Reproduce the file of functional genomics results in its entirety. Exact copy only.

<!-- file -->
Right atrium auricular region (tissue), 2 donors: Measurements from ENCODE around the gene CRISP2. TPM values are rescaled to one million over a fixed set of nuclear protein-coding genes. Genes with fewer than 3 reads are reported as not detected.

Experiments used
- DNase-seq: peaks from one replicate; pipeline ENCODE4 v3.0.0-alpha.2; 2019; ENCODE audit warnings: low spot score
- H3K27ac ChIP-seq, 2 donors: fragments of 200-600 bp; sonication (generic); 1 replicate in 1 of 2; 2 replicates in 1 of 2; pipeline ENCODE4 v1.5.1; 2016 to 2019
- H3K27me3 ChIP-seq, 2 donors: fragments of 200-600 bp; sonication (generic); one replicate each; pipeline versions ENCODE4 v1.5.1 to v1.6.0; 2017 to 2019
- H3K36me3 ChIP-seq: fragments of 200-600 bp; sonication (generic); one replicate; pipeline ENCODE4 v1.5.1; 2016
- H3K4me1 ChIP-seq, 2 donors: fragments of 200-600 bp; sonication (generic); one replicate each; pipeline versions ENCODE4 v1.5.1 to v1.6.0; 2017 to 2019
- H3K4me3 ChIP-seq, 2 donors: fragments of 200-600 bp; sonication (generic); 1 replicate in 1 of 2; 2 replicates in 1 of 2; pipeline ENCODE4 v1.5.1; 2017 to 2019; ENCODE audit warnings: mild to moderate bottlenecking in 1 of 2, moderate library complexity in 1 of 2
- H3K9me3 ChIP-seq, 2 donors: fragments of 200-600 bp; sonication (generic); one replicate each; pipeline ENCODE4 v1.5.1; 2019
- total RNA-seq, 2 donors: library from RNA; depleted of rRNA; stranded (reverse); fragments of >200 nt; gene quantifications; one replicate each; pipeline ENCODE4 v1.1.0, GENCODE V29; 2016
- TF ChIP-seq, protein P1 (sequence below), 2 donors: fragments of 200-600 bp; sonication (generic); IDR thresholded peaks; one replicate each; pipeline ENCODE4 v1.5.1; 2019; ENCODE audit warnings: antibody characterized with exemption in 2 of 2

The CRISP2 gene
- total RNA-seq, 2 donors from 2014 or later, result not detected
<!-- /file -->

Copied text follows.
Right atrium auricular region (tissue), 2 donors: Measurements from ENCODE around the gene CRISP2. TPM values are rescaled to one million over a fixed set of nuclear protein-coding genes. Genes with fewer than 3 reads are reported as not detected.

Experiments used
- DNase-seq: peaks from one replicate; pipeline ENCODE4 v3.0.0-alpha.2; 2019; ENCODE audit warnings: low spot score
- H3K27ac ChIP-seq, 2 donors: fragments of 200-600 bp; sonication (generic); 1 replicate in 1 of 2; 2 replicates in 1 of 2; pipeline ENCODE4 v1.5.1; 2016 to 2019
- H3K27me3 ChIP-seq, 2 donors: fragments of 200-600 bp; sonication (generic); one replicate each; pipeline versions ENCODE4 v1.5.1 to v1.6.0; 2017 to 2019
- H3K36me3 ChIP-seq: fragments of 200-600 bp; sonication (generic); one replicate; pipeline ENCODE4 v1.5.1; 2016
- H3K4me1 ChIP-seq, 2 donors: fragments of 200-600 bp; sonication (generic); one replicate each; pipeline versions ENCODE4 v1.5.1 to v1.6.0; 2017 to 2019
- H3K4me3 ChIP-seq, 2 donors: fragments of 200-600 bp; sonication (generic); 1 replicate in 1 of 2; 2 replicates in 1 of 2; pipeline ENCODE4 v1.5.1; 2017 to 2019; ENCODE audit warnings: mild to moderate bottlenecking in 1 of 2, moderate library complexity in 1 of 2
- H3K9me3 ChIP-seq, 2 donors: fragments of 200-600 bp; sonication (generic); one replicate each; pipeline ENCODE4 v1.5.1; 2019
- total RNA-seq, 2 donors: library from RNA; depleted of rRNA; stranded (reverse); fragments of >200 nt; gene quantifications; one replicate each; pipeline ENCODE4 v1.1.0, GENCODE V29; 2016
- TF ChIP-seq, protein P1 (sequence below), 2 donors: fragments of 200-600 bp; sonication (generic); IDR thresholded peaks; one replicate each; pipeline ENCODE4 v1.5.1; 2019; ENCODE audit warnings: antibody characterized with exemption in 2 of 2

The CRISP2 gene
- total RNA-seq, 2 donors from 2014 or later, result not detected